Mexico: Some of the transgender candidates for the 2021 elections

Mexico’s 2021 federal elections, officially named by the electoral authority as the 2020-2021 Federal Electoral Process, will be held on June 6, 2021 to elect the 500 members of the federal chamber of deputies which will have plural and inclusive representation of historically excluded sectors such as the LGBT + community (lesbian, gay, bisexual, transgender, […]
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Mexico’s 2021 federal elections, officially named by the electoral authority as the 2020-2021 Federal Electoral Process, will be held on June 6, 2021 to elect the 500 members of the federal chamber of deputies which will have plural and inclusive representation of historically excluded sectors such as the LGBT + community (lesbian, gay, bisexual, transgender, transvestite, transsexual, intersex and queer).

In this case, we will mention some of the transgender candidacies considered by some as a conflictive issue in a still macho society and by others as an advance towards progress, inclusion and respect for sex diversity.

For these elections, the National Electoral Institute (INE) classified the event as historic for being the largest in the number of candidates and sectors that participate, as well as for the number of citizens who are going to participate.
The Mexican media emphasize that the day will be unique also due to the greater participation of people from the LGBT + community seeking a popularly elected political office in the country to defend and emancipate their rights.

In addition, by mandate of the Electoral Tribunal of the Judicial Power of the Federation (TEPJF) and the INE itself, the parties have to postulate three formulas, in any of the districts and one of proportional representation of LGBT + candidates. This was recalled by Ciro Murayama, electoral adviser of the INE, which makes this contest a juncture in the fight for sexual diversity and its presence in politics in Mexico.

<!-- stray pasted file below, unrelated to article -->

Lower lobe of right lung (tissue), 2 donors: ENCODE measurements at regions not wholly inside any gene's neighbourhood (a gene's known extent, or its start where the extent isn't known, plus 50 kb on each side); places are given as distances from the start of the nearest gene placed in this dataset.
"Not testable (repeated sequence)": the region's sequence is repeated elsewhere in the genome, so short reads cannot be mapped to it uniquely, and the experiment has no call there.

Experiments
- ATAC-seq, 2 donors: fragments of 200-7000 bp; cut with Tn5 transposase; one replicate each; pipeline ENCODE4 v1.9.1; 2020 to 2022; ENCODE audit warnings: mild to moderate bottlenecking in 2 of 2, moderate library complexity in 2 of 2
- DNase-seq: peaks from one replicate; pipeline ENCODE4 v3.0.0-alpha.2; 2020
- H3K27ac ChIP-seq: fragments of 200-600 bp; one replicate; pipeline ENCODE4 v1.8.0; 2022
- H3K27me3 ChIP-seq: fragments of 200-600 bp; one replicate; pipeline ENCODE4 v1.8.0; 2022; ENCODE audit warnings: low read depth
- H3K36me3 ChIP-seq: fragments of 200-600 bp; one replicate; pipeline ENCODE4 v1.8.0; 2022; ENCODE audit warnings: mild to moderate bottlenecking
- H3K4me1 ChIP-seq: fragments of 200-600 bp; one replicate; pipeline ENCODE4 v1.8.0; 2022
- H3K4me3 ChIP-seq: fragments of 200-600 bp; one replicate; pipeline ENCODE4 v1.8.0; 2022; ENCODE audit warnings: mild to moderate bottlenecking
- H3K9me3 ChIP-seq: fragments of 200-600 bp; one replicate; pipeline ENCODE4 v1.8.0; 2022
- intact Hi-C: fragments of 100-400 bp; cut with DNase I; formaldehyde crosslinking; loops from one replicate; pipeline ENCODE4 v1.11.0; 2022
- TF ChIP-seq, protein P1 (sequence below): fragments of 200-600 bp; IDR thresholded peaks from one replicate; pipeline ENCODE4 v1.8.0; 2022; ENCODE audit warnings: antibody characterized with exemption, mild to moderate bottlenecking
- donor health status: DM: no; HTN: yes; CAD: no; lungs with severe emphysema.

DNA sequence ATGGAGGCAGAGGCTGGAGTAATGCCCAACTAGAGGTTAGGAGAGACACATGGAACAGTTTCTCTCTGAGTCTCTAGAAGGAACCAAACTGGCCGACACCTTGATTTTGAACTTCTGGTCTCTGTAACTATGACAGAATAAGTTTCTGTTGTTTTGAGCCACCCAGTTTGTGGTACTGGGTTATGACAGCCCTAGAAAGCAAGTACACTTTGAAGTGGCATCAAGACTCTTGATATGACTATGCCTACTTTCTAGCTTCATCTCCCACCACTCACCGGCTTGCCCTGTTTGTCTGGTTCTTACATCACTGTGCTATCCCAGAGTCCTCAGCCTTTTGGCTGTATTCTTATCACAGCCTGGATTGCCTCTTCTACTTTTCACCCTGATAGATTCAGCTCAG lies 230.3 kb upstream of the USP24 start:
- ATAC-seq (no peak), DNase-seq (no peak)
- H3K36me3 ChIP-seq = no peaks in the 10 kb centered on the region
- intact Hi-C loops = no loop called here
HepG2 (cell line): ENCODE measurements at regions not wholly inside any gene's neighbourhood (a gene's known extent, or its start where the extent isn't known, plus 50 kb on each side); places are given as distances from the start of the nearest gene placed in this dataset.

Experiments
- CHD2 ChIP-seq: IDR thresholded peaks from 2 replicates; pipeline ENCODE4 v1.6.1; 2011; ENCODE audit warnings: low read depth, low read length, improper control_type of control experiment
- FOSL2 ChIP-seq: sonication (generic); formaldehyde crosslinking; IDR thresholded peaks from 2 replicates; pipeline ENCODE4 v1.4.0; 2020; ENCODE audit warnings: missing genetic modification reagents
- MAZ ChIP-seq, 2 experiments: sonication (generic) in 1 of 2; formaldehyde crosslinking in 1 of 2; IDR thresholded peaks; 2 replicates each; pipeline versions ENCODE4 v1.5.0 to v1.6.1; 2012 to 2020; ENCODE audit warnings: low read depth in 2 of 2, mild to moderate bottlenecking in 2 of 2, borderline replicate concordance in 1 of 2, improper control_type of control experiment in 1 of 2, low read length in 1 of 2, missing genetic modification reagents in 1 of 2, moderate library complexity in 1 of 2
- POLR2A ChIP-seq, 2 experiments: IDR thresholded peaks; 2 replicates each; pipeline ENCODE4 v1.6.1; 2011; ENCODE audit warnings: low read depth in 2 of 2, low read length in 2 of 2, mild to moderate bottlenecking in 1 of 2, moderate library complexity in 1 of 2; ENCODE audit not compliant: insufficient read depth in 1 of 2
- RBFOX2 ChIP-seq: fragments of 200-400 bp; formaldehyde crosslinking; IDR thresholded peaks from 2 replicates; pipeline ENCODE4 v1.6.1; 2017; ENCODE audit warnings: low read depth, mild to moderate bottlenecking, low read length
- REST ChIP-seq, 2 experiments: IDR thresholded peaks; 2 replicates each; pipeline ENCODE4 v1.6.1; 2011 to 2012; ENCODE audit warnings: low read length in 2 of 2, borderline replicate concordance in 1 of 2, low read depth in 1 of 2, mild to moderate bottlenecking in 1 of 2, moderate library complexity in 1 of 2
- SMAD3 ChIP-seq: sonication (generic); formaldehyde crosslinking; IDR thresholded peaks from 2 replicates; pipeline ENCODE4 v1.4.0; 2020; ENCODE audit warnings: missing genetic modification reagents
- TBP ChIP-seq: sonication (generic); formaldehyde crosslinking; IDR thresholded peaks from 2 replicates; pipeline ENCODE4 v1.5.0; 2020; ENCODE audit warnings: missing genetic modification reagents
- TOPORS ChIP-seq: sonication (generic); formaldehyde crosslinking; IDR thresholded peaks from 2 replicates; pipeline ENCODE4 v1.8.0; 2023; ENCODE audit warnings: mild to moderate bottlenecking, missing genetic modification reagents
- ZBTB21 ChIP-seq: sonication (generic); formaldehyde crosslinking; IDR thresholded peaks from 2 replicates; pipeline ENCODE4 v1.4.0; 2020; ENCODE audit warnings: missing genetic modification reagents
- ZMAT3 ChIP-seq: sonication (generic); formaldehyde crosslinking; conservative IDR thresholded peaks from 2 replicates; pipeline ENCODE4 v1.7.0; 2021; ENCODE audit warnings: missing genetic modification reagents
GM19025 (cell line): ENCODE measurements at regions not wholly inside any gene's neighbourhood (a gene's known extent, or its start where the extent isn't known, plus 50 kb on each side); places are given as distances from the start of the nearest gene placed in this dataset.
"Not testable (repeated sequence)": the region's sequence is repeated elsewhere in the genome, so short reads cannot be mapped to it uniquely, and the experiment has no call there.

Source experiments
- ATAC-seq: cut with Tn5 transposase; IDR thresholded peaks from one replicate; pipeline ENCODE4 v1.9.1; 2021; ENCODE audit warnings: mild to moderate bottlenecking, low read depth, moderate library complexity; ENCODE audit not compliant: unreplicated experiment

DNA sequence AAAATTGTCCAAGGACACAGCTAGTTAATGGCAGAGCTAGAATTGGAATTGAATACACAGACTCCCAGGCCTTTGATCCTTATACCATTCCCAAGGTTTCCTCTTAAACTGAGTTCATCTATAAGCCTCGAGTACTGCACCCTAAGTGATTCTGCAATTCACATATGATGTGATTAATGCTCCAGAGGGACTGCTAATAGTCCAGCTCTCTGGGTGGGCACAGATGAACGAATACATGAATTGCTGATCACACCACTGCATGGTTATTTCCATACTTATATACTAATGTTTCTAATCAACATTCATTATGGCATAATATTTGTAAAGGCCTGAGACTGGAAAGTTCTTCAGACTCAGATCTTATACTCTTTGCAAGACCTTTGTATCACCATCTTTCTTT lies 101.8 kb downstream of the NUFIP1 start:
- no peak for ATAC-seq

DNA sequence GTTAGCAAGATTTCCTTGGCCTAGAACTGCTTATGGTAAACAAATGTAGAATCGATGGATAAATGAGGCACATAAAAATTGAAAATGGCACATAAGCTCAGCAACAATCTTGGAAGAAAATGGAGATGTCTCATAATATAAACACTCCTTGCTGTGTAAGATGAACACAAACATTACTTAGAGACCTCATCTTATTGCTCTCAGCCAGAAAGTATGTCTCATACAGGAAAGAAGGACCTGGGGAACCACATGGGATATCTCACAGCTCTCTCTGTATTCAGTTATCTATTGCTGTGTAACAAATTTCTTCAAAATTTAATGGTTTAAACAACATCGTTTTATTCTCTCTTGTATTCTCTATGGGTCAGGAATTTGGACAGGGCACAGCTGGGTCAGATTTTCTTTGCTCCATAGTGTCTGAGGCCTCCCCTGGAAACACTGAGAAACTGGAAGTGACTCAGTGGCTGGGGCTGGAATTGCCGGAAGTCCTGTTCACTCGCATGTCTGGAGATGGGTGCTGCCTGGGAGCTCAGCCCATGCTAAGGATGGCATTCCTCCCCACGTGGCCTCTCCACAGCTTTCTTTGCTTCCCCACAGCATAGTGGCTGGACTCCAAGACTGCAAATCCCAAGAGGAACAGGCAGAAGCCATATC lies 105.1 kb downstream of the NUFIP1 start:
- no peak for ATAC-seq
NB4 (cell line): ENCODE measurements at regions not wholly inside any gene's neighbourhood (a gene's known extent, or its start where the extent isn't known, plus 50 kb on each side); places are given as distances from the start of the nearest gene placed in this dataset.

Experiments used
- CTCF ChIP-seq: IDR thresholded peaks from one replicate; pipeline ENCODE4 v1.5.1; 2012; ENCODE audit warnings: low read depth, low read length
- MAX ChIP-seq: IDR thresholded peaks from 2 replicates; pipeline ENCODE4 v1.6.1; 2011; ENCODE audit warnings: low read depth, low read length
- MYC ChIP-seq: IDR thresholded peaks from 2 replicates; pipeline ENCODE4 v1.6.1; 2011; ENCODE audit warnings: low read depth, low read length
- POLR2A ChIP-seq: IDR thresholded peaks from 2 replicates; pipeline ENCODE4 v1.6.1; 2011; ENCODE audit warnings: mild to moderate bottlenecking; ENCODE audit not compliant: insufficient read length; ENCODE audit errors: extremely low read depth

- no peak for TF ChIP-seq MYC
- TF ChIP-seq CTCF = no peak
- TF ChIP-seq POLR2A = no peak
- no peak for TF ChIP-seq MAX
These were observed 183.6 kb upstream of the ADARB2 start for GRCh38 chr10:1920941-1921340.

Now in Mexico, the LGBT + candidates who seek to increase their participation in politics and place the requirements of the sector they represent on the governmental and legislative agenda are becoming more and more visible.

Representation of the trans community of Mexico

The representation of transgender candidates is seen in different regions of Mexico, including cities such as Veracruz and Zacatecas, where same-sex marriage and the right to gender identity have not been legalized.

Currently, in Mexico, there are only 14 states that legally recognize the right to gender identity. In this context, Fernanda Salomé Perera, candidate for governor of Zacatecas by Progressive Social Networks (RSP), is running as a 34-year-old transgender young woman, a resident of the municipality of Guadalupe, who defends the rights of the LGBT + community, mainly those of transgender people, which they consider are been violated as neither equal marriage nor gender identity are legalized in that region.

Fernanda, with studies in Business Development Engineering and Business Innovation at the Zacatecas State Technological University, has worked as a travel promoter, account executive and Afores agent. As an activist, she has guided transgender people about the procedures they must do to change their identity in their official documents. She affirms that her candidacy was a surprise, as she acknowledges that politics was not in her plans, since her perspective on political parties is not positive; however, she decided to participate so as to work for the rights of vulnerable groups, beyond LGBT +.